The two kings sent for Micaiah who had a reputation for speaking the mind of the LORD God. When he arrived, Micaiah knew what the two kings wanted to hear so he sarcastically repeated the advice of the false prophets, “Go up and succeed” (22:15). Knowing Micaiah was bantering with the two kings, Ahab put the prophet under oath and ordered him to “speak the truth in the name of the Lord.” Micaiah, therefore, delivered his message from God. This battle was a death trap for Ahab. He was being lured into it by lies and deceit of the prophets of Baal (22: 17-23). Needless to say, Micaiah contradicted the professional court prophets and shamed them by his predictions. The false prophet, Chenaanah, was so angry, he stepped forward and slapped Micaiah on the face. The rest is history. Ahab and Jehoshaphat went into battle and confronted the small garrison at Ramoth Gilead. Though Ahab used a decoy, he was inadvertently struck by a single arrow and died.

This story shows us how important it is to get the mind of the Lord on decisions—something more easily wished for than attained. All the road signs can line up, but if God isn’t in it, bad things can happen. Someone asked Stonewall Jackson if God was on their side. Jackson replied, “I’m not so concerned about whether God is on our side, but whether we are on His side. At the impending Battle of Bull Run, Jackson offered this prayer:

“Dear Lord, this is your day, you have admonished us to keep it holy. I am ready Lord, your will be done. It is your sword I will wield into battle, it is your banner I will raise against those who will desecrate our land. If it is my time to come, then I will come with all the joy in my heart. Amen.”

 

Is God on our side? If so, how do we know?

_______________

Brook Stockton, Ph.D. Retired Pastor SBC, Retired Professor of Theology, Trinity Southwest University-ABQ. This article may be used for small Bible Studies. For mass production (over 25), please obtain permission for distribution:  PO Box 884, Tijeras, NM 87059: brooks@eaglecorps.org

 

 

is god on our side?

by Pastor Brook Stockton, Ph.D.

I Kings 22:6-7 Then the king of Israel gathered the prophets together, about four hundred men, and said unto them, Shall I go against Ramothgilead to battle, or shall I forbear? And they said, Go up; for the Lord shall deliver it into the hand of the king. And Jehoshaphat said, Is there not here a prophet of the LORD besides, that we might enquire of him?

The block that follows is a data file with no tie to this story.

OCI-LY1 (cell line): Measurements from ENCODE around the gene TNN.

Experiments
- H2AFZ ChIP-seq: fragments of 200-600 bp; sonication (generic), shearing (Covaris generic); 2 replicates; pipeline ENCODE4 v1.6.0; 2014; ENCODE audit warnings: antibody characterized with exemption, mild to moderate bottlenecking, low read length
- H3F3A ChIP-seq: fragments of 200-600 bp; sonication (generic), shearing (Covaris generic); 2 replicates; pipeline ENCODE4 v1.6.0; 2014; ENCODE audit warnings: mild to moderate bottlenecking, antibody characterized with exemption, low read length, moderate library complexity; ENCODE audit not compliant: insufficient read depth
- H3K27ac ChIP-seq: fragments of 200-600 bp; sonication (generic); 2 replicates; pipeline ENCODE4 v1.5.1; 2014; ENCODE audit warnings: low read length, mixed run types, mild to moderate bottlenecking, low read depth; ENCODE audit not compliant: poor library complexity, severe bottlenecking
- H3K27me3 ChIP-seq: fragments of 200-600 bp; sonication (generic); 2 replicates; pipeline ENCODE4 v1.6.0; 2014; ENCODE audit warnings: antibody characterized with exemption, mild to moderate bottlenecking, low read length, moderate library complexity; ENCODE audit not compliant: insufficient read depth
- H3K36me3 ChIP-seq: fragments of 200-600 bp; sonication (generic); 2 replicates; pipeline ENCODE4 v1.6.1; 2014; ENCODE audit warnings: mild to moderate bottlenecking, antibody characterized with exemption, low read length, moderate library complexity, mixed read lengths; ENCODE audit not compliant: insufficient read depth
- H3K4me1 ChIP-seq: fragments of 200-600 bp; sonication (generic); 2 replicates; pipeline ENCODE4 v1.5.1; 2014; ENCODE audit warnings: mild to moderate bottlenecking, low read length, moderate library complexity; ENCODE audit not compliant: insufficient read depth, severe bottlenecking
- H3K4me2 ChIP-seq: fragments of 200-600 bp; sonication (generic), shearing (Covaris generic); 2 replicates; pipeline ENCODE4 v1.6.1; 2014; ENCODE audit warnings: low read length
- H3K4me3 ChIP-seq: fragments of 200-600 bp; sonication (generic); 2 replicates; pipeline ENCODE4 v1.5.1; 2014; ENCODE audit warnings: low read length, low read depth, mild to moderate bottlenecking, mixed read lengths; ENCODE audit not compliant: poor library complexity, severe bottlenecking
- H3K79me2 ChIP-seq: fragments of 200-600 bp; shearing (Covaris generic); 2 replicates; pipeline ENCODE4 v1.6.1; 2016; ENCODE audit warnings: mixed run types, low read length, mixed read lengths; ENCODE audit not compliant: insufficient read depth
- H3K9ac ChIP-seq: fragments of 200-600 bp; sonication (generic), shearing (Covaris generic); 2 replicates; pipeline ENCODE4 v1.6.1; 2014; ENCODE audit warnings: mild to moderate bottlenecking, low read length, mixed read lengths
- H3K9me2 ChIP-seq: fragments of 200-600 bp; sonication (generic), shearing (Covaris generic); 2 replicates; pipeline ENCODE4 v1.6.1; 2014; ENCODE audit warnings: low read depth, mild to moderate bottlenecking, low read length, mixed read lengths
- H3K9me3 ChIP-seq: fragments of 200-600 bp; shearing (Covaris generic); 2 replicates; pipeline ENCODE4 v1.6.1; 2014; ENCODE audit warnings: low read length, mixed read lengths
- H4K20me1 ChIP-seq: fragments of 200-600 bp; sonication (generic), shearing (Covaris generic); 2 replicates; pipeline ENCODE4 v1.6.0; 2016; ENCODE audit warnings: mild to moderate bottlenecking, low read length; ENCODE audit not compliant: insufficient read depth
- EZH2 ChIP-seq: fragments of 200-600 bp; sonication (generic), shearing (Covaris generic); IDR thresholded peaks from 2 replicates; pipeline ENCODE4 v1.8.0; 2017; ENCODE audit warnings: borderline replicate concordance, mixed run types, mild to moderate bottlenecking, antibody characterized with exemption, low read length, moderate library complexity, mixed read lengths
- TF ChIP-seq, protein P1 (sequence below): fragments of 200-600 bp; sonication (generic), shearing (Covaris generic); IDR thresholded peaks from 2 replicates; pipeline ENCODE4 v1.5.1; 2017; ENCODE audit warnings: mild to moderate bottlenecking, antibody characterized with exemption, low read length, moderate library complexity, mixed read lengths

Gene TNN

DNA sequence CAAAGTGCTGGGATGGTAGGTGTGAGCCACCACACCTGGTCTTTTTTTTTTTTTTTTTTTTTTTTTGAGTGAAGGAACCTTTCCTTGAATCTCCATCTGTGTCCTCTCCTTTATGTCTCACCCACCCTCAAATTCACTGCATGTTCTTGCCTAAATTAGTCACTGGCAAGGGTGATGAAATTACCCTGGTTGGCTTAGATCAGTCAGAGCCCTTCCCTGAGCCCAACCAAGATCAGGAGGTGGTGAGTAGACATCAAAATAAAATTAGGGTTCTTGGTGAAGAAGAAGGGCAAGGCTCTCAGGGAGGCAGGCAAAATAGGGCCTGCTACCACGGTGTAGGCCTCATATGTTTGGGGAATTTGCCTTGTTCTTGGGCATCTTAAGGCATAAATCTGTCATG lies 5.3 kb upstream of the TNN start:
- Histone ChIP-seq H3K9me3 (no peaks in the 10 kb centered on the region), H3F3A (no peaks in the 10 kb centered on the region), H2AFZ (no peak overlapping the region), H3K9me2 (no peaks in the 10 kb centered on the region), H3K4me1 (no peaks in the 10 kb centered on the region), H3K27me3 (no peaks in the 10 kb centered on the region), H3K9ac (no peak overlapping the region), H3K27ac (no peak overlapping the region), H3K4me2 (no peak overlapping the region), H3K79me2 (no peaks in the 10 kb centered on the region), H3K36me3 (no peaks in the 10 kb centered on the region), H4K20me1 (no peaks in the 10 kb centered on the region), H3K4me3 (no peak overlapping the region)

_______________________________

 

Both North and South thought God was on their side; Bush thought God was on his side in the War in Iraq. Ahab, King of Israel, thought God was on his side against the Syrians. Deciding whose side God is on is not always easy to determine.

We have here in 1 Kings 22 the proposal by King Ahab to King Jehoshaphat to form an alliance and go to war. Ahab wanted to recapture Ramoth-Gilead, on the hills of Moab east of the capital city of Samaria. The Syrians had control of this strategic fortress and Ahab requested reinforcements for an assault on the city from Jehoshaphat, King of Judah.  Because of Ahab’s many miscreant acts, Jehoshaphat entertained the proposal but expressed reluctance to join forces. Jehoshaphat wanted assurance from the Lord God this joint venture was approved by Him. Everything seemed to favor sending Judah’s troops into battle in this joint military offensive against the weaker Syrians . . . except one.

Notice all the positive reasons Jehoshaphat should order his corps into battle with Ahab.

1.      Property rights were on their side (22:3)

Is there any cause greater for war than property rights? Ramoth-Gilead was part of the promised land that God gave to Israel during the administration of Joshua’s division of the land (Joshua 21:38). They had a right to take it back, didn’t they?

2.      Unity was on their side (22:3)